Undefined behaviour

To those programmers who use the header <bits/stdc++.h> , I strongly recommend them to stop using this header.I know its convenient to use the header as you don’t need to include any other header but it isn’t any standard header of C++ and you’ve no idea what it will do to the program.

More information: More info

As an example I’m providing 2 of my codes. The only difference between them is that one uses <bits/stdc++.h> (and gives Wrong Answer for one of the test cases) and another does not use <bits/stdc++.h> (and gives Correct Answer for the same test case)

The one with <bits/stdc++.h> : Solution 1
The one without <bits/stdc++.h> : Solution 2

The problem is GMEDIAN, from November Long Challenge. I’ve written an editorial on the question as well.
In case you need : Editorial

PS: Yes. I had a tough time debugging this :stuck_out_tongue:


Thanks for the post. I will now switch from

using namespace std;

to this

#include <algorithm>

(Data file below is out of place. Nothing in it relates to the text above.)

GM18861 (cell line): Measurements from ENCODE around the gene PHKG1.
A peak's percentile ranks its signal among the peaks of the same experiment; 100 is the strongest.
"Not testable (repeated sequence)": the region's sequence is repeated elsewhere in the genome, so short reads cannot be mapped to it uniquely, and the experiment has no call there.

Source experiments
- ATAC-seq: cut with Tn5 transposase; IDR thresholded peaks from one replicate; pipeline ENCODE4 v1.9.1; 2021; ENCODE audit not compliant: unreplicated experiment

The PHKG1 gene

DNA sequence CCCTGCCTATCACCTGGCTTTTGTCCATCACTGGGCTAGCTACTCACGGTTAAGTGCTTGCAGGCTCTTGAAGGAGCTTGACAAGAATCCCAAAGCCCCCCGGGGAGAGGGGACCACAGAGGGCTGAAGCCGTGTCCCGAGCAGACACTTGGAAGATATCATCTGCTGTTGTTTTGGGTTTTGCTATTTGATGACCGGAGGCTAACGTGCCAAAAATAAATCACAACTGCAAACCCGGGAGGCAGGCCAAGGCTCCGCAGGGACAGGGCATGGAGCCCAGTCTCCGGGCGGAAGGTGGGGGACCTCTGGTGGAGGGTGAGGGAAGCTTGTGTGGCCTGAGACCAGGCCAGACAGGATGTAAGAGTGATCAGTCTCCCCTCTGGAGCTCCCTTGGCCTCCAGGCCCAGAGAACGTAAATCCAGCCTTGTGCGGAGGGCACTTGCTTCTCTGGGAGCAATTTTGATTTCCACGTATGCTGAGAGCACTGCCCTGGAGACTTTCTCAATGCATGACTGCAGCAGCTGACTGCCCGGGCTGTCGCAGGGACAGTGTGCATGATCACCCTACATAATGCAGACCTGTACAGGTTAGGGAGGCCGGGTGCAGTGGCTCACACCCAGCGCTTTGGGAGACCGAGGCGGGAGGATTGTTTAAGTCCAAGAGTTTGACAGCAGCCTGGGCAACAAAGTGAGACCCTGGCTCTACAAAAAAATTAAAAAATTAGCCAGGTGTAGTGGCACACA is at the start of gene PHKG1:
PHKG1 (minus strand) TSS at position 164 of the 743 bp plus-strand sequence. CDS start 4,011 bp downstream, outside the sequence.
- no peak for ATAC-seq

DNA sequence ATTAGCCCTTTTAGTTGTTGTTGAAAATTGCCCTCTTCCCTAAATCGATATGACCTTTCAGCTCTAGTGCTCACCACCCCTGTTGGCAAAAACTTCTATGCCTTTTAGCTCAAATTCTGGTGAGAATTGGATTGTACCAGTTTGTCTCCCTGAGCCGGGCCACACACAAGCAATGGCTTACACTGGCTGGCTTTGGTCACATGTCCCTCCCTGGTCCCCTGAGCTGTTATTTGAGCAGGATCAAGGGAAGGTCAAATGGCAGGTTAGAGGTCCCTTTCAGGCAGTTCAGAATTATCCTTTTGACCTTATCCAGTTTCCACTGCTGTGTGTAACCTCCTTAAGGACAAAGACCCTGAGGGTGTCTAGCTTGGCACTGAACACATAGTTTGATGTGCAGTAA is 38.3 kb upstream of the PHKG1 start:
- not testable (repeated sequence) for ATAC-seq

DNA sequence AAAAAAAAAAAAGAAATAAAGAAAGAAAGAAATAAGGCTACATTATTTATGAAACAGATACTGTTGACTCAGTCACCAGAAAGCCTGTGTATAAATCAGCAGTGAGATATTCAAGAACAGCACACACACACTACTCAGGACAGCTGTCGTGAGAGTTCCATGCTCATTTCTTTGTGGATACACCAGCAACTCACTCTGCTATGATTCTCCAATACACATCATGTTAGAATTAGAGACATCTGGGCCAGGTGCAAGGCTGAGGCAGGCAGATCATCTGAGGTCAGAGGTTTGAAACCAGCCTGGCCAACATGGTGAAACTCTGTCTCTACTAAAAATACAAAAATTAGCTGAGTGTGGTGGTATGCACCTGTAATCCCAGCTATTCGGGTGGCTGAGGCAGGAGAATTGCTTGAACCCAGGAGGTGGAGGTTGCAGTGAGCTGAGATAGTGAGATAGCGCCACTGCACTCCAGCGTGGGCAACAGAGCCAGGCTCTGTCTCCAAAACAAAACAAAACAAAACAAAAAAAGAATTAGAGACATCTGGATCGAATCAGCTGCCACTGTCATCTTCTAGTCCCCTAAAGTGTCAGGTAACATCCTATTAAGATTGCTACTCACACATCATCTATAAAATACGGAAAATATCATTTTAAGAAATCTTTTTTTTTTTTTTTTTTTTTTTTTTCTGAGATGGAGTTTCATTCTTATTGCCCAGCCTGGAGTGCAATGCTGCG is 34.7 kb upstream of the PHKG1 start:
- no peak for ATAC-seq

#include <iostream>
#include <cstring>
#include <complex>
#include <cassert>
#include <cstdio>
#include <cstdlib>
#include <vector>  
#include <string>
#include <cmath>
#include <ctime>
#include <queue>
#include <list>
#include <map>
#include <set>
using namespace std;

Can anyone explain why this is happening? What would be the test case that causes this issue?

The same thing happens if you include instead of <stdio.h>.


1 Like

#1)Here is wrong answer solution with iostream (standard i/o library)
#2)Here is accepted solution with bits/stdc++.h (just used cout instead of printf)

Now should I stop using iostream too ? XD